Challenging The “Man” In Mangroves: The Missing Role Of Women In Mangrove Conservation

Alyssa L. Bosold '13, Gettysburg College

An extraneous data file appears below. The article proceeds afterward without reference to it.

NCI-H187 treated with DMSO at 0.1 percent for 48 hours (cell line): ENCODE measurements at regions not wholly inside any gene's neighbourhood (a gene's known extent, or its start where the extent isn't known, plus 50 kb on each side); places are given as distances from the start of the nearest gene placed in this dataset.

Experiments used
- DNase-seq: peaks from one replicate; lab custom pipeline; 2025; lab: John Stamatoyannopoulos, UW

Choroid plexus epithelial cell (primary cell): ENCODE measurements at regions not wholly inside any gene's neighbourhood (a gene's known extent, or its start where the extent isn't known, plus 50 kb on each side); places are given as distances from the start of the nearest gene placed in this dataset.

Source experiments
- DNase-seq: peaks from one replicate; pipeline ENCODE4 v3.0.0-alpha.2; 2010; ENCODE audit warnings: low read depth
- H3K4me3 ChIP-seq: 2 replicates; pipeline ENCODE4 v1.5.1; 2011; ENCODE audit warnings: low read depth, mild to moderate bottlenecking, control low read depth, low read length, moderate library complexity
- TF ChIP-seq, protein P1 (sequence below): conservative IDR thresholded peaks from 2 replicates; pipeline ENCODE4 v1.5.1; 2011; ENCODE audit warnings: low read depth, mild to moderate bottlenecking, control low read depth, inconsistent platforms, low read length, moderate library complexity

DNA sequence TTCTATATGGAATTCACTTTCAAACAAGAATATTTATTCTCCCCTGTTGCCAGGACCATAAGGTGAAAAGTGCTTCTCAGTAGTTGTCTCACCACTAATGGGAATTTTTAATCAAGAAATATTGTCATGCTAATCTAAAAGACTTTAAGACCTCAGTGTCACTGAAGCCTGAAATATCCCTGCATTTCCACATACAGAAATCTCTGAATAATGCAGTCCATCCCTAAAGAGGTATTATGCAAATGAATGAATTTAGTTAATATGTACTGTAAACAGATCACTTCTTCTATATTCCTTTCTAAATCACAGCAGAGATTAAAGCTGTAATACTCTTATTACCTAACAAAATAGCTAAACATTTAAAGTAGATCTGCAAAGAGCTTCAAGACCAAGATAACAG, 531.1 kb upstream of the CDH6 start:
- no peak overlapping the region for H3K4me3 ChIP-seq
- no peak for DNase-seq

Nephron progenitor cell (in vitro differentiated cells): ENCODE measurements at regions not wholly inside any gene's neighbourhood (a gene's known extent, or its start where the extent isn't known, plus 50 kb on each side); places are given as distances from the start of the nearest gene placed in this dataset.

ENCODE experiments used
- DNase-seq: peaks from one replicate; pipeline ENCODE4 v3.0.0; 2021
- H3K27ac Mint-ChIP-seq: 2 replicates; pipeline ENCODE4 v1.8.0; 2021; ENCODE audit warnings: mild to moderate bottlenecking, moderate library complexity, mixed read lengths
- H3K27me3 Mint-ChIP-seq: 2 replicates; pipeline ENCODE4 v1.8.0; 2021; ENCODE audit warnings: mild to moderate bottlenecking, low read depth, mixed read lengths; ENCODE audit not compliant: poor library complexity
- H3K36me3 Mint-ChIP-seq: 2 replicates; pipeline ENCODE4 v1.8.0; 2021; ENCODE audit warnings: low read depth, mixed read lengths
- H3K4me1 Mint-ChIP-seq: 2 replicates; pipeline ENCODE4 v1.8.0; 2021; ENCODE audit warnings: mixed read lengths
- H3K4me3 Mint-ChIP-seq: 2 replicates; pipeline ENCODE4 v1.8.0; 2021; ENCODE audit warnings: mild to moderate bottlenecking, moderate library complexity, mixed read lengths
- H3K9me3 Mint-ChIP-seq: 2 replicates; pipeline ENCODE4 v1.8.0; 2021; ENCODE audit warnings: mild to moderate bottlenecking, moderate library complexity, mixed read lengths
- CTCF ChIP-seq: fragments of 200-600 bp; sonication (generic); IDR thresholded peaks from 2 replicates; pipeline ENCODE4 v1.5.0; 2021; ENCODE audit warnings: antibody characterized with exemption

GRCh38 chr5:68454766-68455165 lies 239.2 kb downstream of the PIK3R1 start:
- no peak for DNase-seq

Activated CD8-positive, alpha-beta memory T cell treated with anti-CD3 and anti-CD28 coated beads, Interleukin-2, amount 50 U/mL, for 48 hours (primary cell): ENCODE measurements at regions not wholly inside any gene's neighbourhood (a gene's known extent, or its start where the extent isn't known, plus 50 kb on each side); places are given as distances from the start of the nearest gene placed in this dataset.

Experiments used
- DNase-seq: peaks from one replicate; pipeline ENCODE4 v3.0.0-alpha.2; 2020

Mangroves provide valuable ecosystem services including carbon sequestration, pollution filtration, and protection from tsunamis, tropical storms, and coastal erosion. They also supply coastal communities with important natural resources like firewood, medicine, timber, honey, and fodder for livestock. Unfortunately, the world’s mangroves are rapidly degrading due to rising coastal population, climate change, and destruction for coastal development, agriculture, and aquaculture. Considering their value for the environment and coastal communities, mangrove conservation should become a priority and effort must be invested to find new and successful methods for conserving mangrove ecosystems. As it has proven effective in other conservation contexts, a gendered perspective on mangrove conservation should be adopted. Through review and synthesis of existing literature on gender and mangrove conservation, this paper will show the extent to which gender analysis has been used to examine mangrove conservation and coastal resource management. It will describe the following trends in literature: a) a lack of research focusing on gender’s role in mangrove conservation, b) confusion about the practical applications of a gender, environment, and development (GED) conceptual framework c) little effort to evaluate the success of programs that integrate gender and mangrove conservation. It will make suggestions for future research and encourage further use of a gendered outlook on mangrove conservation and resource management.